It happened again.
It happens almost every time when we develop websites for banks and credit unions.
Maybe you can relate.
A financial institution we are currently working with to develop their website requested a scrolling homepage banner in a prototype meeting.
“No, that’s not a good idea,” I said. “In the words of Ted Arroway from the movie Contact, ‘Seems like an awful waste of space.’”
“Why?” they asked. “Everyone else’s website uses a scrolling homepage banner.”
“This is a symptom of R&D, also known as rip off and duplicate. If everyone jumped off a building, would you?”
I paused briefly, waiting for the client to respond as they sat confused trying to interpret my analogy and blunt objection to their request.
“It’s ok,” I said. “We know how you feel. At one point, we were jumping off buildings too as we used to use scrolling homepage banners before. Even on our own websites. But then through our ongoing research and exhaustive study of digital marketing best practices, we got smart, and stopped jumping off of buildings.”
There was another pause.
I continued, “And we want to help you do the same.”
As the meeting progressed, I played the role of a guide, patiently helping our client back away from this metaphorical ledge as I explained to them why scrolling homepage banners are an awful waste of space.
1. No One Is Clicking On Your Homepage Banners
To begin, it is important to understand the difference between broadcast marketing tactics and a digital marketing strategy.
This is because we find scrolling homepage banners are just another example of a broadcast marketing method that has infiltrated the digital marketing realm.
Let’s compare the scrolling homepage banners with an outdoor billboard.
The outdoor billboard is used to generate brand awareness, while the objective of a scrolling homepage banner is to generate clicks. Both the billboard and scrolling homepage banner, as currently used by many credit unions, sends one message to many people.
And because we can measure clicks, it is possible to measure the effectiveness of scrolling homepage banners.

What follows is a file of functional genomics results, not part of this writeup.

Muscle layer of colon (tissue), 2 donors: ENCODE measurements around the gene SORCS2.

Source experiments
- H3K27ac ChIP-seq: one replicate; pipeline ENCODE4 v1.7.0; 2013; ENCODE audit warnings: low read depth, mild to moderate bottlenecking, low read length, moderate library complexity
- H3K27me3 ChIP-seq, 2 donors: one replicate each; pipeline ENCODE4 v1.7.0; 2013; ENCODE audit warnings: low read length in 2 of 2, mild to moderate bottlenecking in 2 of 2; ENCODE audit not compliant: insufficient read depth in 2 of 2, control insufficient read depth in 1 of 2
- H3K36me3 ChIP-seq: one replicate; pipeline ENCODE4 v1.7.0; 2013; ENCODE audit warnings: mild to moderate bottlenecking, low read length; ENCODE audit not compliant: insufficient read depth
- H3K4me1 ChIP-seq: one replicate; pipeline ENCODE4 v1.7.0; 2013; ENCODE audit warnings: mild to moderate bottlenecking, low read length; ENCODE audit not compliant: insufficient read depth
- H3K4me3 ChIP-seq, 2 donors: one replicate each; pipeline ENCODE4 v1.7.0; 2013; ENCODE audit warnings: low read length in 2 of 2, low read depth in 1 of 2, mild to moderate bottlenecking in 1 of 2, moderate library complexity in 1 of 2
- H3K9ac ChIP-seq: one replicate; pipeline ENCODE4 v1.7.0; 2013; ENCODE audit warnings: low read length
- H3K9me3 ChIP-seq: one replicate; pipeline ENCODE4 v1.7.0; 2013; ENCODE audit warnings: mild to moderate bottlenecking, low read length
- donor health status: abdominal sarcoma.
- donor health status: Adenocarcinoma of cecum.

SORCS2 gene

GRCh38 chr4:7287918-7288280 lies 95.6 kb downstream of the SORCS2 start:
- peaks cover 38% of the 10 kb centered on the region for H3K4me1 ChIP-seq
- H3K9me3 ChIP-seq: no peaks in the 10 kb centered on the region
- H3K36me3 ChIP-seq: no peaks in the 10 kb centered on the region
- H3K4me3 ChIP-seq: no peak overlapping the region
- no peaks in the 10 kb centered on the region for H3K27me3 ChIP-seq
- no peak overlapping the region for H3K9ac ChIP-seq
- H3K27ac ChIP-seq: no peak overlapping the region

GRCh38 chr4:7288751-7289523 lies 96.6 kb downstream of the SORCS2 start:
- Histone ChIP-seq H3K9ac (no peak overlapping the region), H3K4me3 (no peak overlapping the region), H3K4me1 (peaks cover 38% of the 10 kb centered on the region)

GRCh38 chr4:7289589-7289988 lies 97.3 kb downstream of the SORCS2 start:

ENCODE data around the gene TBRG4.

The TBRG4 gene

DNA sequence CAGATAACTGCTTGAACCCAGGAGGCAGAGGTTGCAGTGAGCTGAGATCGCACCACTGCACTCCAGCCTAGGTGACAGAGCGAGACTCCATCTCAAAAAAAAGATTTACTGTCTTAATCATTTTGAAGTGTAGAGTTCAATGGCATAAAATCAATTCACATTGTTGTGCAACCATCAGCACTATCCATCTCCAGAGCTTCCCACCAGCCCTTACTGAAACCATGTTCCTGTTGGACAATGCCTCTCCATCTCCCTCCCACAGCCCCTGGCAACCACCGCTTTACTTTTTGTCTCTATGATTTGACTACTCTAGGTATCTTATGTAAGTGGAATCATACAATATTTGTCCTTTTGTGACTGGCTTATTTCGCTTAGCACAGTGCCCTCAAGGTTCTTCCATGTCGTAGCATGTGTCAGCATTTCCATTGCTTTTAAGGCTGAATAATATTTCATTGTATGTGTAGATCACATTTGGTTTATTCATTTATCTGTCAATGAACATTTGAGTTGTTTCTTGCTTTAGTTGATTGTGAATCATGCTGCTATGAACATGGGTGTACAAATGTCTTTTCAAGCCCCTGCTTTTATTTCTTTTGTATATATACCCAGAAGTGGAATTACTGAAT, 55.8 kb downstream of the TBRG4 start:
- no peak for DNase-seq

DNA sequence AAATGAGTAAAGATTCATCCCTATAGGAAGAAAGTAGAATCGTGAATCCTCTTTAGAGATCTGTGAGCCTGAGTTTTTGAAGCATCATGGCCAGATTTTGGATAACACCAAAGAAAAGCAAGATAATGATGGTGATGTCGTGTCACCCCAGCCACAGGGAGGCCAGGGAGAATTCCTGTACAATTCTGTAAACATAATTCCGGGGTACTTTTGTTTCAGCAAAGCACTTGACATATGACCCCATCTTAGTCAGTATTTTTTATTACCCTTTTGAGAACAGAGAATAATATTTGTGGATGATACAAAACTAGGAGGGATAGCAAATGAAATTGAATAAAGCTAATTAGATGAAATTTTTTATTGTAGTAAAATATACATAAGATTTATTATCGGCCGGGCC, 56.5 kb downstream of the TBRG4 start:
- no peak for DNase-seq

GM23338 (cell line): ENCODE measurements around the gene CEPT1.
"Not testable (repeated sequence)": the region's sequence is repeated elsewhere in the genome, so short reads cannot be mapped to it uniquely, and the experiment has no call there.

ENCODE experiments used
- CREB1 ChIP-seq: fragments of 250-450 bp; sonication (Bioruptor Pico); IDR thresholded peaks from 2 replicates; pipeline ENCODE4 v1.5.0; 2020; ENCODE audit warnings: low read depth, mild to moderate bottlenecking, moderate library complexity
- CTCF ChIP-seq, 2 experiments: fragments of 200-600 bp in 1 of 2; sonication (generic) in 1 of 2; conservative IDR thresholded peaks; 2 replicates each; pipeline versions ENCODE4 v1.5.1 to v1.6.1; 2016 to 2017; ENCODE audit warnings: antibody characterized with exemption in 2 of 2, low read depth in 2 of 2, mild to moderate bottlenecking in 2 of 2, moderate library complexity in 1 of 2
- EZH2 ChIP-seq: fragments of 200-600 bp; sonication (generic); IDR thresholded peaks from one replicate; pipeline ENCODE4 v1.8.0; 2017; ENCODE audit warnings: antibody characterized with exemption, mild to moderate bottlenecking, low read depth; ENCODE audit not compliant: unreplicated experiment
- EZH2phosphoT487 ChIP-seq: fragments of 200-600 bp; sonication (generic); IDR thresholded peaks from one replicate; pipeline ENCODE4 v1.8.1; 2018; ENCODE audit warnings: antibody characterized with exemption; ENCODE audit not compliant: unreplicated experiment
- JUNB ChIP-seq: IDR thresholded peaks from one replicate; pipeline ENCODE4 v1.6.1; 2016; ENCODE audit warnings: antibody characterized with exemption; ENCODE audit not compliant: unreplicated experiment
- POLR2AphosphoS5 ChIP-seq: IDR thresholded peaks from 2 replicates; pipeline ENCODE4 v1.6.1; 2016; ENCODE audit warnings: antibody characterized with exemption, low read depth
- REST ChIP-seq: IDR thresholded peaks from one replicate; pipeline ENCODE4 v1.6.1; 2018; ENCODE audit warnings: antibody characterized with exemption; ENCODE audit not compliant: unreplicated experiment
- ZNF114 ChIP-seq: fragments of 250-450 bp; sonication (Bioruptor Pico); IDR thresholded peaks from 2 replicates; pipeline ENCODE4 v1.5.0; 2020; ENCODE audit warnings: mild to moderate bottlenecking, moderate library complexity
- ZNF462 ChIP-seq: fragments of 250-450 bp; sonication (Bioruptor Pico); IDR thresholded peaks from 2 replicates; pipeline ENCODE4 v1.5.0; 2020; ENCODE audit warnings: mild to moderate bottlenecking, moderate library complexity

Before developing a website, we use the Digital Marketing Blueprint to assess a bank or credit union’s digital marketing channels. This includes user testing, heatmaps and live screen recordings showing user engagement and clicks on their current website.
In the case of this client, we had already completed our assessment on their current website. During our website prototype meeting, we showed the client heatmaps of their homepage, which helped to visualize where website visitors clicked.
The client was surprised to find website visitors were not clicking or engaging with their scrolling homepage banner. This was further validated by watching screen recordings and listening to website visitor feedback as they interacted with the website to perform a set of tasks.
Finally, we shared with them the findings of a web usability study performed by Notre Dame University. It was found that just 1% of users interacted with any of the universities sliding homepage banners. And of that 1%, approximately 84-89% interacted with the first slide.
That means the first promo image in your sliding homepage banner is likely to have just a 0.84% click-through rate. And the click-through rates of the remaining promo images are likely to be evenly distributed with the remaining 0.16%.
So if your website’s scrolling homepage banners has five promo image slides, the average click through rate for slides 2, 3, 4 and 5 will be a pathetic 0.04%.
2. Your Scrolling Homepage Banners are Costing You at Least $6,000 a Year